Definitions:
$1
	
the winner
$nn-th player (must be less or equal to player-count)
$1.playerthe winner's name
$n.playerthe n-th player's name
$1.elapsedthe winner's elapsed time
$1.gamesWonsnumber of games won by the winner
$player.#player's finishing position. e.g. $Kaos.#
player-countnumber of participants
game-counttotal number of games won by the participants
start-datethe tournament's start date and time (YYYY-MM-DD)
 
Conditional operators:
less-than, < less than
more-than, > greater than
equal-to, = equal to
and
or
not-less-than
not-more-than
not-equal-to
not
playschecks if a player has played in a tournament
winschecks if a player has won a tournament
 
Arithmetic operators:
+plus, add
-minus, subtract
*times, multiply
 
A condition is like
operand1 operand2 operator
Example: $1.elapsed 10:00 less-than
	
A condition can be combined with another one like this:
cond1 cond2 and
cond1 cond2 or
Examples:
  • player-count 10 more-than player-count 25 less-than and
  • the above in infix notation would be: if (player-count>10 and player-count<25)
     
  • Kaos plays vishna plays and
  • the above would find the tournaments in which players "Kaos" and "vishna" have played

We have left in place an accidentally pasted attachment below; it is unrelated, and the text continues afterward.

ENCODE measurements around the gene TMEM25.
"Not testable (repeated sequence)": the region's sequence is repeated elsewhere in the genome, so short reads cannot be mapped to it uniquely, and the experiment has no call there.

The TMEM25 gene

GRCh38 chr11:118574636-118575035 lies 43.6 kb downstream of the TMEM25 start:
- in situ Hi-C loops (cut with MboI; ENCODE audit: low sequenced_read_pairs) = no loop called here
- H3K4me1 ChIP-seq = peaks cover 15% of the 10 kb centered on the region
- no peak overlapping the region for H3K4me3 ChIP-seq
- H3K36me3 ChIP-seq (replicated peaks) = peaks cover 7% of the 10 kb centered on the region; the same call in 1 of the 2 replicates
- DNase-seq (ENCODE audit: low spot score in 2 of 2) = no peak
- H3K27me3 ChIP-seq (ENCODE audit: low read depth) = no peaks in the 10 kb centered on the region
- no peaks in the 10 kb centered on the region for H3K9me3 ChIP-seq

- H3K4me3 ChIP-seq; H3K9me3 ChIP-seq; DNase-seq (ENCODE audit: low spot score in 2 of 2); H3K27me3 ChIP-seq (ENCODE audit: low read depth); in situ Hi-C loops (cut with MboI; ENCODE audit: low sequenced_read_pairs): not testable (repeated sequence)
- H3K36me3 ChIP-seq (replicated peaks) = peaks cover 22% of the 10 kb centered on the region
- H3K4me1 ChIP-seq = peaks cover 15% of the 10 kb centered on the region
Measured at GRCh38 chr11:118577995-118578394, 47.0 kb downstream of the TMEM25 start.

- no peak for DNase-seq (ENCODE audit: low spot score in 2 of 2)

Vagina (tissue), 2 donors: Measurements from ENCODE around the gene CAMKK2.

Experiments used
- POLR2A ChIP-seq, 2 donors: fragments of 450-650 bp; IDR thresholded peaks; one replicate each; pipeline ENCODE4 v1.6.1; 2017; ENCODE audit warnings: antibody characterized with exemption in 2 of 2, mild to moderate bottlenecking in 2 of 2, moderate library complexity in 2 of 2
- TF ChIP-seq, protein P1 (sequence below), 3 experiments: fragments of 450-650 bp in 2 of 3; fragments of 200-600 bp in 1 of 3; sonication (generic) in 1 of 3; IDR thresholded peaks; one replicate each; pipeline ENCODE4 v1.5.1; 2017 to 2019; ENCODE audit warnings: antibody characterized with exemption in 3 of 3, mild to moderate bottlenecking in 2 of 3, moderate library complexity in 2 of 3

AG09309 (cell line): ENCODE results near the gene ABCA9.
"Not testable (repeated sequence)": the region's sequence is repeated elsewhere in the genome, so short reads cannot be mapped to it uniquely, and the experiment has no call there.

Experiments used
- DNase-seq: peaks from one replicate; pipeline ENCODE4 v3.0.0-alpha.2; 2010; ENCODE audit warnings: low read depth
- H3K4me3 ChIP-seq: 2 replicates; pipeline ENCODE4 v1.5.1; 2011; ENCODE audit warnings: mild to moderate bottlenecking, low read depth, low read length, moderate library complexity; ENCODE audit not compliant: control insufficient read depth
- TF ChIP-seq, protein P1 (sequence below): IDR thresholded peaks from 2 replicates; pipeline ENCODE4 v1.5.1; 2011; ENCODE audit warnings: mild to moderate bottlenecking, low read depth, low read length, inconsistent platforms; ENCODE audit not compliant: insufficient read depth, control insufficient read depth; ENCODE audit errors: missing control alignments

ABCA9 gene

• Kaos wins WRAC plays and
  • the above would find the tournaments in which "Kaos" has won and "WRAC" played
     
  • WRAC wins start-date 2015-01-01 not-less-than and start-date 2020-01-01 less-than and
  • the above would find the tournaments won by "WRAC" between 2015-01-01 and 2020-01-01
     
  • $WRAC.# 3 not-more-than
  • the above would find the tournaments with podium finishes for "WRAC"
     
  • Feel free to ask here if you cannot figure out how to build a query

  • The tournaments are included in result set if the condition(s) in the query string is/are met.

    The syntax is inspired by Forth programming language and Reverse Polish Notation in particular.